Mirror, Mirror


Photo by L. Leisure

An example of a student leaving a kind note to others

Lexi Leisure, Features Editor

Very few people can say they are comfortable in their own skin. Some people today believe in certain standards that need to be met in order to be considered beautiful. Not everyone is naturally beautiful though and the people who don’t meet those standards are looked at differently and judged.
Now, in the prime of prom season, girls undergo the pressures of trying on dresses and being criticized, or criticizing themselves over their bodies. I know girls who look in the mirror, but even worse, say something along the lines of “This dress is pretty, but look at my stomach. I look huge in this dress” or “Why can’t I have a smaller figure? I’d look so much better.” We can never seem to accept ourselves. Whether you’re considered “bigger” or “too skinny,” don’t buy into the lies that society feeds to us on a daily basis. No perfect dress size exists that everyone should strive to fit into.
Pressure is put on both genders. I found it interesting when a male friend stated how society places more pressure on women. He said that since men aren’t supposed to be insecure, when they have insecurities, it’s a bigger impact.
Body image for men is not typically brought up in the conversation, because most times, women are seen as the ones who struggle. The top concerns for men consist of height and masculinity. Men are naturally taller compared to woman. Many guys will lie about their height to seem taller because, in a way, height is a sign of authority. Looking down upon someone can be used as an advantage and for intimidation. There is also a competition between men about their masculinity and strength. The short and the weak are seen as outsiders. Not every man is the same as the other, and these stereotypes don’t have to define how they live their lives.
We all have insecurities. There are things we wish we could fix or alter, and with technology today, some people have that ability to make their bodies look how they please. I believe God made us perfect exactly the way we are and maybe we don’t need to change our looks. Maybe it is our mindsets that need to change.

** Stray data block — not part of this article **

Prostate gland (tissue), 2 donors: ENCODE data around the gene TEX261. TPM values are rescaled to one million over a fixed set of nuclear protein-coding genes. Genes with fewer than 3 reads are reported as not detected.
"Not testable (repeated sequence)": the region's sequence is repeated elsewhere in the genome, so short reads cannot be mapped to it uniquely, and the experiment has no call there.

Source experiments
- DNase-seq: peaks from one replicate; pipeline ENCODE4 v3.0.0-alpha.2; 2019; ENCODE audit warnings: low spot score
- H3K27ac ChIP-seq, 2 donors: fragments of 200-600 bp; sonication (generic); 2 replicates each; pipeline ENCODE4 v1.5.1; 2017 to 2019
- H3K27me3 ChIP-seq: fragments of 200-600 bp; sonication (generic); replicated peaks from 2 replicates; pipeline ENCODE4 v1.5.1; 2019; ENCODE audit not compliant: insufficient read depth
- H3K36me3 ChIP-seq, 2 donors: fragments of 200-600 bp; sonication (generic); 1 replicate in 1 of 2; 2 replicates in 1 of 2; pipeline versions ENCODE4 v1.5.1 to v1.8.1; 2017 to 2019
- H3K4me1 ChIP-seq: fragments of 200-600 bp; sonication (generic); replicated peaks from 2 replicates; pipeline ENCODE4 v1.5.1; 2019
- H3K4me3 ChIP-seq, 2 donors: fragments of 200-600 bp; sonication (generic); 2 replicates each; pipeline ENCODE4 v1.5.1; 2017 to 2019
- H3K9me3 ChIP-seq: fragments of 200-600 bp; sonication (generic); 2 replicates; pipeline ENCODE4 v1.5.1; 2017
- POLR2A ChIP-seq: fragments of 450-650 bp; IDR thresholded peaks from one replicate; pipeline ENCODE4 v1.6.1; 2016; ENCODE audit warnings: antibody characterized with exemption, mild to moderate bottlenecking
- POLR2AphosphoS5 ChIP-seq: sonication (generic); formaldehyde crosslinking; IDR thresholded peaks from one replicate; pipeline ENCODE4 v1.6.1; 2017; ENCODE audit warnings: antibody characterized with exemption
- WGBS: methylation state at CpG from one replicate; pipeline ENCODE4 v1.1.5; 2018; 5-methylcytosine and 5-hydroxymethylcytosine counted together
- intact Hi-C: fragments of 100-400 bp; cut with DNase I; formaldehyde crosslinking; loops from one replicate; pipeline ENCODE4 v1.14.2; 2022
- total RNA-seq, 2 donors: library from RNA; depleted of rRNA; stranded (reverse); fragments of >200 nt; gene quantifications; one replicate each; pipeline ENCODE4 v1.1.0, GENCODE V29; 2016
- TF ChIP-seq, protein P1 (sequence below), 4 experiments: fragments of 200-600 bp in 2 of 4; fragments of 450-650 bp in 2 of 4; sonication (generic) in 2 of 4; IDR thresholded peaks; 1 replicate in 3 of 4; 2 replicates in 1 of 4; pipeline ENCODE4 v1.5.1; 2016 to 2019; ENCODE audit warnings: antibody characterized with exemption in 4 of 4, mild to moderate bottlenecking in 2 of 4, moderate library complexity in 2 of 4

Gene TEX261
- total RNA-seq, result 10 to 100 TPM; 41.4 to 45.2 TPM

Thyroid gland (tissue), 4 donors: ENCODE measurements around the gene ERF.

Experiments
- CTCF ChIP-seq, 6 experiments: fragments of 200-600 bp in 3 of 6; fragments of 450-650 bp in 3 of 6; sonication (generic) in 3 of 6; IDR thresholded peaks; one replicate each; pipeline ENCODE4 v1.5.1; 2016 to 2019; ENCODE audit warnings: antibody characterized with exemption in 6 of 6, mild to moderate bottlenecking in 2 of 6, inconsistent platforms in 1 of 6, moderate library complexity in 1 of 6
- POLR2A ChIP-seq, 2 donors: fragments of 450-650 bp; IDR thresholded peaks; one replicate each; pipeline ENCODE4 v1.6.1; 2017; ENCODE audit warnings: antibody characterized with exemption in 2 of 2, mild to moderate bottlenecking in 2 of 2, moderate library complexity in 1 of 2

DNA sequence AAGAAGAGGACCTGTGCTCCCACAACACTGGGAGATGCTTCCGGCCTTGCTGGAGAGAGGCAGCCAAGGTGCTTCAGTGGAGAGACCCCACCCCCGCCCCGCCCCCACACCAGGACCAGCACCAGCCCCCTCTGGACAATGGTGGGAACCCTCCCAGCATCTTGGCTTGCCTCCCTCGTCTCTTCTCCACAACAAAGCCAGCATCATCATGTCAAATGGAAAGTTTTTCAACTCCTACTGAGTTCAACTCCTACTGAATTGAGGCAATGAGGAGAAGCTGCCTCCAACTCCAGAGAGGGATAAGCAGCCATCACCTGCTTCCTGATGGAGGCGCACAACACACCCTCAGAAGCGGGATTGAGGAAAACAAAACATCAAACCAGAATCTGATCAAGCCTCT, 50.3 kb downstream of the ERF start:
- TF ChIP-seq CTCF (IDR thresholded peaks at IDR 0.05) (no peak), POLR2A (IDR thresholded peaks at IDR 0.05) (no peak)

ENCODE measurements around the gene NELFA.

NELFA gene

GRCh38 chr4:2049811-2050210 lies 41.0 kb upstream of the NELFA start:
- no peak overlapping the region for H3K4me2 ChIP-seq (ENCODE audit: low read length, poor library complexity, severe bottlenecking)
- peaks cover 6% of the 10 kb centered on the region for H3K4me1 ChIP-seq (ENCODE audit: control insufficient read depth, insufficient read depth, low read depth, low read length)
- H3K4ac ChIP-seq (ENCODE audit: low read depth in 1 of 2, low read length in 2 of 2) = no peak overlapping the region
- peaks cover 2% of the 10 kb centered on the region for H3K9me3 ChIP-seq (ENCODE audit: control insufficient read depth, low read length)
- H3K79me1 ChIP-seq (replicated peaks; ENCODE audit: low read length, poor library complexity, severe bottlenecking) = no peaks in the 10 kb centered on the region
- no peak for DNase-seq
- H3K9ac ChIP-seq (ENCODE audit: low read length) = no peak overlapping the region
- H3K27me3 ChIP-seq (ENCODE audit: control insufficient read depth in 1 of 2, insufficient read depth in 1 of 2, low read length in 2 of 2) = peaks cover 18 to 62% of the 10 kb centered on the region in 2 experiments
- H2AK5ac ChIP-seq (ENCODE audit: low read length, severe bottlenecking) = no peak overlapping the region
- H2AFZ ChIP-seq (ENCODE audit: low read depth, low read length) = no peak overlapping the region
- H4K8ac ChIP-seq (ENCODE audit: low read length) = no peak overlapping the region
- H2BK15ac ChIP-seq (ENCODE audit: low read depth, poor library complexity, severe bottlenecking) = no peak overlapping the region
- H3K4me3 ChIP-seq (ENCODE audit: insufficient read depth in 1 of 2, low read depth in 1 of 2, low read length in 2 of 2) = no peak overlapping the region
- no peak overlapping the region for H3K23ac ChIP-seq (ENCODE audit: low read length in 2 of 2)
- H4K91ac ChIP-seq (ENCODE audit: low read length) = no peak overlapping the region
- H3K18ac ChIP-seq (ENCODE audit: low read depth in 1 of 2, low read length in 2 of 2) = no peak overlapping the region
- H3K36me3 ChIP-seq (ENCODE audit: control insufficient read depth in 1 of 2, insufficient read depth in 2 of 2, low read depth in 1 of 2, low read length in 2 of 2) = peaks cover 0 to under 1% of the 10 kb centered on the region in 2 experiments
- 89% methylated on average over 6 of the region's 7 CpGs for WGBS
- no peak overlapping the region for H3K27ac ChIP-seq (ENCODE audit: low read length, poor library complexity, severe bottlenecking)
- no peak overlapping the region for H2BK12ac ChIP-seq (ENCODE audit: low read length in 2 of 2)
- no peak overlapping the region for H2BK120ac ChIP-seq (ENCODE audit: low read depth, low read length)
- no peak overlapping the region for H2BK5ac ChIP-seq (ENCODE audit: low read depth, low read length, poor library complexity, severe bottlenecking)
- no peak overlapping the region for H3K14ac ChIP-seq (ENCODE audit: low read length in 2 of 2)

In the new movie “I Feel Pretty” that came out April 20th, the main character is insecure about her looks and body. After an accident where she hits her head, she wakes up and now believes she is gorgeous. Nothing has changed about her physically, and yet she has all the confidence in the world when her mindset is changed. As the saying goes, “Beauty lies in the eyes of the beholder,” and I think we ourselves are our biggest critics. To look beautiful, we have to feel beautiful.
While women want to be smaller, men want to be bigger. Woman see small and curvy as beauty. Men don’t want to be scrawny or fat, but muscular and in shape. It’s an unspoken rule to not ask a woman her weight because it is seen as offensive. What if women were comfortable with their size and felt accepted no matter the number? What if we could look in the mirror and not go straight to our flaws?
We don’t acknowledge our own beauty, or the beauty of others, as much as we should. In a program called Operation Beautiful, kind words are spread to others through sticky notes. The group’s mission is “to post anonymous notes in public places for other people to find. The point is that WE ARE ALL BEAUTIFUL. You are enough… just the way you are!” Anyone can participate in Operation Beautiful and it helps build self-esteem for yourself and those around you. Try posting “You are beautiful” on a mirror sometime, because maybe the next person who walks up to that mirror may actually believe it about themselves.